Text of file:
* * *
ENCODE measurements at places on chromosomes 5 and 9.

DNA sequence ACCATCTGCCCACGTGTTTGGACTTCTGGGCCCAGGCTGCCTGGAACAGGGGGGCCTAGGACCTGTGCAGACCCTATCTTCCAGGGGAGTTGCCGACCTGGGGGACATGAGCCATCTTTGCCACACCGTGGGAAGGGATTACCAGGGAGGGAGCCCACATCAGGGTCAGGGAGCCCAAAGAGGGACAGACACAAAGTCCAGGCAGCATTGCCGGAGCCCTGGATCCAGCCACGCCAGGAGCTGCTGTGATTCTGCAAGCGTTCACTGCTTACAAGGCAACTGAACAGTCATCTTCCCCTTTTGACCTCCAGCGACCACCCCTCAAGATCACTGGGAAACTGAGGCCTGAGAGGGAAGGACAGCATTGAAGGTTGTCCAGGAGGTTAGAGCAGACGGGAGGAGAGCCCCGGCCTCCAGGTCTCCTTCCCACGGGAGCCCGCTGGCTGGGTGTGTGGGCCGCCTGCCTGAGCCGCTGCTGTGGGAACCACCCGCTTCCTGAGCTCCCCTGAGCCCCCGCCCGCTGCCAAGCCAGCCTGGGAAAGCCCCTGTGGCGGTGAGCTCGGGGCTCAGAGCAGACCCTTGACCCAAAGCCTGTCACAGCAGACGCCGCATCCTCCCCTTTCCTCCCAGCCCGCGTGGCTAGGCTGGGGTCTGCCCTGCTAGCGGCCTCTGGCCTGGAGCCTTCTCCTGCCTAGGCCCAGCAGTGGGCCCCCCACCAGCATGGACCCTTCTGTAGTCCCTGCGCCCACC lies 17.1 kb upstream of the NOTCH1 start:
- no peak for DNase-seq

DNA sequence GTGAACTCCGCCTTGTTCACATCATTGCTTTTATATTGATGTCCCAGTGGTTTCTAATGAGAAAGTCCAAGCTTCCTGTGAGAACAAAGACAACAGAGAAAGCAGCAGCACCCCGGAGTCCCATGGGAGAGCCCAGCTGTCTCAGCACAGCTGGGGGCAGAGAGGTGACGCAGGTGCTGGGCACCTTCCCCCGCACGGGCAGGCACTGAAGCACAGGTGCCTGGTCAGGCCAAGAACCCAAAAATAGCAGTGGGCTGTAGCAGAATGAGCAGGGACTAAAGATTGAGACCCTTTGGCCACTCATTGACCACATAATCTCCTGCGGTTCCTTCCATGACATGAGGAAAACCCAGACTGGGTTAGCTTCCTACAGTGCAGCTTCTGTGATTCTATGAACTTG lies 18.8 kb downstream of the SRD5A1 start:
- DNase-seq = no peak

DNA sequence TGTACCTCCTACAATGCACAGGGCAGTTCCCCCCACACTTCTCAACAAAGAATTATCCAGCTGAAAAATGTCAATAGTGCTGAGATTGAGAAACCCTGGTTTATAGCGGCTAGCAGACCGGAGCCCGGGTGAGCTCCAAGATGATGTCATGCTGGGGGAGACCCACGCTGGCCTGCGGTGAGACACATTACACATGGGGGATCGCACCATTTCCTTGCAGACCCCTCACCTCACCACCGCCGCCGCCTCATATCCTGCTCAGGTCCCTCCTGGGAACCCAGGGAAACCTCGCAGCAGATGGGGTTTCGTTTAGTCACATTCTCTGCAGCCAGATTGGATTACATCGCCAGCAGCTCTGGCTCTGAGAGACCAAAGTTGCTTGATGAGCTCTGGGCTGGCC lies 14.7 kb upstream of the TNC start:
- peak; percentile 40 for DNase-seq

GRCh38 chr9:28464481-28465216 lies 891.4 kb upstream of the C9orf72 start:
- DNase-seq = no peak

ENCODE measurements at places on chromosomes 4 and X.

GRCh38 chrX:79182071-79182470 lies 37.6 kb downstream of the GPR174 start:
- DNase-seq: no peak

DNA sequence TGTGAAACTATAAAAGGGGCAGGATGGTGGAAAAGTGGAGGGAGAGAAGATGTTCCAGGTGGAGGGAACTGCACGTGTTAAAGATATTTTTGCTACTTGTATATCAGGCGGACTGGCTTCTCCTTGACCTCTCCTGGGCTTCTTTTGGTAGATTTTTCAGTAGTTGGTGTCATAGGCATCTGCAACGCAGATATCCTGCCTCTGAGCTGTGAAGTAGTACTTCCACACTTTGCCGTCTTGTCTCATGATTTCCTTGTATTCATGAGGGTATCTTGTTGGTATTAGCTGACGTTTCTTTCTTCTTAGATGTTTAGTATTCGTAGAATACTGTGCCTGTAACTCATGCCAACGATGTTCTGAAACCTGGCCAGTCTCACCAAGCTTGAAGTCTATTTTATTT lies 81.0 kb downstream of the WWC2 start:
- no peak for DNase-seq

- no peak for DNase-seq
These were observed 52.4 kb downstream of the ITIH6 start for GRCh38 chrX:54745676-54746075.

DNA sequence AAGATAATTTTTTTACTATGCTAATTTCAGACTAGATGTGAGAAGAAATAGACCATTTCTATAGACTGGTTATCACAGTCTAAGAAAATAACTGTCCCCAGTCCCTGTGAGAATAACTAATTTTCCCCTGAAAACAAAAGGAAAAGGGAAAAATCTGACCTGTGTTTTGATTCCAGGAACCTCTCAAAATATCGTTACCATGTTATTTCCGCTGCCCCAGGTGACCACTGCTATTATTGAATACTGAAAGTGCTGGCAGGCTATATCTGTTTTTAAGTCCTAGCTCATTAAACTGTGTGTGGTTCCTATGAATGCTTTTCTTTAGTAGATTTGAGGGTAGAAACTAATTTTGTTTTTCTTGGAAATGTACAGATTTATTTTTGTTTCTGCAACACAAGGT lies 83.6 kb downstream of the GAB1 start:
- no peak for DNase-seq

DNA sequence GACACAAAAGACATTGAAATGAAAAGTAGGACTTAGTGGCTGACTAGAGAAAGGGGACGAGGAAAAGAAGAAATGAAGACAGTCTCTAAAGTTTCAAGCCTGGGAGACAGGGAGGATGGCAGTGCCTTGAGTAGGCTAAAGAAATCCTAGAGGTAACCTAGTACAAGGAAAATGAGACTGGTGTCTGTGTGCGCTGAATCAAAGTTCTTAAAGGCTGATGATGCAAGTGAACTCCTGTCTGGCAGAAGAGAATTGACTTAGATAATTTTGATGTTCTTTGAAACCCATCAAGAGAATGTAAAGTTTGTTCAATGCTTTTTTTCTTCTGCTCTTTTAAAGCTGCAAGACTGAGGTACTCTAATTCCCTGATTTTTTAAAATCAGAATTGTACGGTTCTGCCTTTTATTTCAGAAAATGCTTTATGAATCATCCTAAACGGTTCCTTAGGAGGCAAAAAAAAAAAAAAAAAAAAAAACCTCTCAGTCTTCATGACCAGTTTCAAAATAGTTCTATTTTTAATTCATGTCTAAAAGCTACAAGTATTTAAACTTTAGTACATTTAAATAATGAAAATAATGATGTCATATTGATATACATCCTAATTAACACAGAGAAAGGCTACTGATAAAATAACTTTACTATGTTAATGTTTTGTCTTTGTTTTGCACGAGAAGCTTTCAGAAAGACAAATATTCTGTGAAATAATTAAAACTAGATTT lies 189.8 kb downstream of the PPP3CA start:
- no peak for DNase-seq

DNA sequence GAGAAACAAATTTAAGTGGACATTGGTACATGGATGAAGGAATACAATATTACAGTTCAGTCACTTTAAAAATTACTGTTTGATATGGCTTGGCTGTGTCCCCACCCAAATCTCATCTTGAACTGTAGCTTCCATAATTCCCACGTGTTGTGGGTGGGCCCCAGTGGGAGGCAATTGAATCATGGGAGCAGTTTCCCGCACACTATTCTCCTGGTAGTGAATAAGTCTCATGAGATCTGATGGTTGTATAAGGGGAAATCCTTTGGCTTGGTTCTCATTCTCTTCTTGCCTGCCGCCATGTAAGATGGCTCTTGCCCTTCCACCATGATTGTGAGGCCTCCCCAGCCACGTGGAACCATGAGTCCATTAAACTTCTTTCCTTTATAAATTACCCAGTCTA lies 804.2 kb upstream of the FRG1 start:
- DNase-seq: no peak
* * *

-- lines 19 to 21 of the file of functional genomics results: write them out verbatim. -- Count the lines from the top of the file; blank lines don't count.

DNA sequence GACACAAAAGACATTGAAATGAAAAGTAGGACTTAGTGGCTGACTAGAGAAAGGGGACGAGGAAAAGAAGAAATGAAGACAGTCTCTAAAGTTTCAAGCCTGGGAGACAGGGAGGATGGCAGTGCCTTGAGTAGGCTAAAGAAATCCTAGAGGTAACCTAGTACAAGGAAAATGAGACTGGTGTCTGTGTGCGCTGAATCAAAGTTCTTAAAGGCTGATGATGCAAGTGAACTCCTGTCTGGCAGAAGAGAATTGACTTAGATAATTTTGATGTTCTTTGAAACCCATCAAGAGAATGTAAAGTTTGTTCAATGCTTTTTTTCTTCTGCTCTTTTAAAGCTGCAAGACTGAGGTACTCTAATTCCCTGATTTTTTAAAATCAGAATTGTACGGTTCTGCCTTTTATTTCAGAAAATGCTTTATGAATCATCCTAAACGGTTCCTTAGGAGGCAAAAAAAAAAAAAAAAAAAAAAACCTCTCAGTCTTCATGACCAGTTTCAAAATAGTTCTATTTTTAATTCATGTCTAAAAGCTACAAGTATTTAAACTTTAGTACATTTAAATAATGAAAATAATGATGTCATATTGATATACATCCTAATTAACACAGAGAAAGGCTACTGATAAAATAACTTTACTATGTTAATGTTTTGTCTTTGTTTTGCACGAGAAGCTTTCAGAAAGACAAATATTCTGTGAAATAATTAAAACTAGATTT lies 189.8 kb downstream of the PPP3CA start:
- no peak for DNase-seq

DNA sequence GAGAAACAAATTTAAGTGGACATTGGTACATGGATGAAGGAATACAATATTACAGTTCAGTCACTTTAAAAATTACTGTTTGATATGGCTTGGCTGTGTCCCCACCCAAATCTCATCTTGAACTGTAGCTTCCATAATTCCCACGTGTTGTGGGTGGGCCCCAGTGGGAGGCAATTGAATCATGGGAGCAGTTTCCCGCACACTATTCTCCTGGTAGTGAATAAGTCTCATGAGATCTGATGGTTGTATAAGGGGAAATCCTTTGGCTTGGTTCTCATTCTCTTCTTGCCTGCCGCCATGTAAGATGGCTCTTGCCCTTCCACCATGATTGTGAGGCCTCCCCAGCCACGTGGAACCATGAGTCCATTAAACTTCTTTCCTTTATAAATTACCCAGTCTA lies 804.2 kb upstream of the FRG1 start: